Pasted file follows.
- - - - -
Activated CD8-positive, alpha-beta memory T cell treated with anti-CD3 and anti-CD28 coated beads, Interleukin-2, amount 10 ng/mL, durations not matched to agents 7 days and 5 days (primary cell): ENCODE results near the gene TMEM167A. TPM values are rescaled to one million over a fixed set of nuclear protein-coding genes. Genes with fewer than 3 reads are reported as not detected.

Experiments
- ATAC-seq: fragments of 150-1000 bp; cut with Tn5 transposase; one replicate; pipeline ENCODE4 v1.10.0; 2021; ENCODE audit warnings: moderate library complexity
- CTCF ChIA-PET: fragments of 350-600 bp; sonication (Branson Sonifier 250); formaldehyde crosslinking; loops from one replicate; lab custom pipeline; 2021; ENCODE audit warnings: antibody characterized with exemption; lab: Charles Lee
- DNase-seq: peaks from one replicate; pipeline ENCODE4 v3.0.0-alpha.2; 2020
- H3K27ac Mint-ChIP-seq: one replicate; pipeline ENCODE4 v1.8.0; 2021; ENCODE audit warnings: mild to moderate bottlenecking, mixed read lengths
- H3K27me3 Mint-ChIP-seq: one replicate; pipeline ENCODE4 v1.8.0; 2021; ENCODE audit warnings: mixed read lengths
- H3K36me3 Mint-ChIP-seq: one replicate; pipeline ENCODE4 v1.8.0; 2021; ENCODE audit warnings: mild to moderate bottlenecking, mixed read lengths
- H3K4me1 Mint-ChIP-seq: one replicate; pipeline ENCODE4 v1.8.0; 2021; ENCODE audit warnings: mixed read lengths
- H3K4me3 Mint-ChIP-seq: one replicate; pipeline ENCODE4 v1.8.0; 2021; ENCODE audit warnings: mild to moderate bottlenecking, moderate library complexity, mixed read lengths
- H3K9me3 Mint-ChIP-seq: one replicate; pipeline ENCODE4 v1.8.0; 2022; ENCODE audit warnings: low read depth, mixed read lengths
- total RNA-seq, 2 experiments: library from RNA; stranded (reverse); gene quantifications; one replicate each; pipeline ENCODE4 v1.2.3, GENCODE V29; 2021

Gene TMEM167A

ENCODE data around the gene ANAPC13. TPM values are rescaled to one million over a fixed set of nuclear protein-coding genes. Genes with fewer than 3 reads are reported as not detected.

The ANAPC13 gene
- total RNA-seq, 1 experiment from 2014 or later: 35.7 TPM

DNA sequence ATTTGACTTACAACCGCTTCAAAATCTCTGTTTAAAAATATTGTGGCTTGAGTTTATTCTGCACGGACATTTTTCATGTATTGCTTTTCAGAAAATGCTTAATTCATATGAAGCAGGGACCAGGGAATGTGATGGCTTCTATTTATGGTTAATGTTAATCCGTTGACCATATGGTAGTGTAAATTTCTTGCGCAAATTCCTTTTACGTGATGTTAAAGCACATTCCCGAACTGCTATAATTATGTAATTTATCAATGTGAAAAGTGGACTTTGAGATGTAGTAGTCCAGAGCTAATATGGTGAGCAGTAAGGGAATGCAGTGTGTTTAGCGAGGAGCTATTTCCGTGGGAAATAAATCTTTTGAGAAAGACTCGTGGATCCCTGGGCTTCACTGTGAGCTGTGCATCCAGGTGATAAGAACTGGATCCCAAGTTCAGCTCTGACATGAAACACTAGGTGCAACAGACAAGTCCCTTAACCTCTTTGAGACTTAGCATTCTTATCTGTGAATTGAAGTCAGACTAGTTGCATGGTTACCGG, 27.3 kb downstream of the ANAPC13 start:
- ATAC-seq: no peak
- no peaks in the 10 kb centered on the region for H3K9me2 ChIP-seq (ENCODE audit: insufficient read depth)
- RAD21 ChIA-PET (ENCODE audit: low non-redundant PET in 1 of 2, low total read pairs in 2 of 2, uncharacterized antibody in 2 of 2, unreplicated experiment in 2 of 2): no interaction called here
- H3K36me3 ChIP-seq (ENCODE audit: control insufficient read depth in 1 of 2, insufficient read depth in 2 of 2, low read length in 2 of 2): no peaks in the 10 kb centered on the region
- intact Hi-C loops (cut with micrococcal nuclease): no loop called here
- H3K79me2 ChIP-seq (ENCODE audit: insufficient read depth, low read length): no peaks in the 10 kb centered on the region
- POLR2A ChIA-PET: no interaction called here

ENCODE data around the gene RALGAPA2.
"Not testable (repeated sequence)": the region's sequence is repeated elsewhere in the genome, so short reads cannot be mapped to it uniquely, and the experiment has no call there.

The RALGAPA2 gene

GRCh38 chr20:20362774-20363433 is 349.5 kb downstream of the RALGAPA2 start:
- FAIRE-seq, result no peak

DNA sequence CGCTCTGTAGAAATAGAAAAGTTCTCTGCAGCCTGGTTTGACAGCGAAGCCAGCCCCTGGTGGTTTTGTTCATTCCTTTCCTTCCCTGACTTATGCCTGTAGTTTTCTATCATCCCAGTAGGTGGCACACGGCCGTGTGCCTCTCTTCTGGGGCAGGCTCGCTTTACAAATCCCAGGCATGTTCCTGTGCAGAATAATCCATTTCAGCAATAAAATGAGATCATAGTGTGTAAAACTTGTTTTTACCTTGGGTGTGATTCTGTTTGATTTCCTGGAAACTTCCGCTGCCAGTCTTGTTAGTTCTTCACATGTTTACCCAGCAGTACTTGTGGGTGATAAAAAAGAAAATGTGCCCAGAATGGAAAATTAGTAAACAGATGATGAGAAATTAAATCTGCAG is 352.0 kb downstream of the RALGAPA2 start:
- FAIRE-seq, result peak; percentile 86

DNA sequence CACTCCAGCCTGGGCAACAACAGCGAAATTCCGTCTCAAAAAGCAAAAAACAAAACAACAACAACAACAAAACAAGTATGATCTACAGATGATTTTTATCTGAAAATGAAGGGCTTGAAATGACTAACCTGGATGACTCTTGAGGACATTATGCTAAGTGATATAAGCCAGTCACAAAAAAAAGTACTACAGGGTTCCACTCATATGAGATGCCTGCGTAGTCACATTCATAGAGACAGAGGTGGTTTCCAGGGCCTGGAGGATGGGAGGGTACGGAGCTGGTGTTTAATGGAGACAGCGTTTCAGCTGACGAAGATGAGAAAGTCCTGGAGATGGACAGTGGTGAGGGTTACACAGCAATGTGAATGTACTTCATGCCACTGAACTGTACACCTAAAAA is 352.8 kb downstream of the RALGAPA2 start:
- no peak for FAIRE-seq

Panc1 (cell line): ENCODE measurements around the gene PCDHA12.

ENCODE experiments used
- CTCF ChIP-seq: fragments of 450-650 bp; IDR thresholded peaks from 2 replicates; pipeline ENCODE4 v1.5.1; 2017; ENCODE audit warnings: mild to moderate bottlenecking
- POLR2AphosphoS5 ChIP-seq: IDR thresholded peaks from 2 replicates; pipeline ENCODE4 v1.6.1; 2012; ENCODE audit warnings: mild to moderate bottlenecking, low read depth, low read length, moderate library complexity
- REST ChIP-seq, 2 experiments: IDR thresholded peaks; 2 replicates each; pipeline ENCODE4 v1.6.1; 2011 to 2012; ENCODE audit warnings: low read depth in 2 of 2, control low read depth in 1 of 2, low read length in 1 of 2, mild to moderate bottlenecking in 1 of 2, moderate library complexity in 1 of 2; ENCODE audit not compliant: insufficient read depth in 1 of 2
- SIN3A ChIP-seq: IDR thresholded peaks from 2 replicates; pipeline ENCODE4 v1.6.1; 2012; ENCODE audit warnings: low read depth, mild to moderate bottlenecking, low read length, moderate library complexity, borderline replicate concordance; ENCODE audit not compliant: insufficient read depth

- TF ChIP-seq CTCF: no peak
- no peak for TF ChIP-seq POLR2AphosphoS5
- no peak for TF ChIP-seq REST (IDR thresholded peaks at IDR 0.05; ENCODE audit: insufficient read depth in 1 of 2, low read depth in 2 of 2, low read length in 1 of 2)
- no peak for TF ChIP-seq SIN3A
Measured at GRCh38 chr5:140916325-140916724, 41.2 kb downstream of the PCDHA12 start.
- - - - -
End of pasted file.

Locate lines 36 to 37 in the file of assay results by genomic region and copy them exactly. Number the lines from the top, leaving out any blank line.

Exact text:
- CTCF ChIP-seq: fragments of 450-650 bp; IDR thresholded peaks from 2 replicates; pipeline ENCODE4 v1.5.1; 2017; ENCODE audit warnings: mild to moderate bottlenecking
- POLR2AphosphoS5 ChIP-seq: IDR thresholded peaks from 2 replicates; pipeline ENCODE4 v1.6.1; 2012; ENCODE audit warnings: mild to moderate bottlenecking, low read depth, low read length, moderate library complexity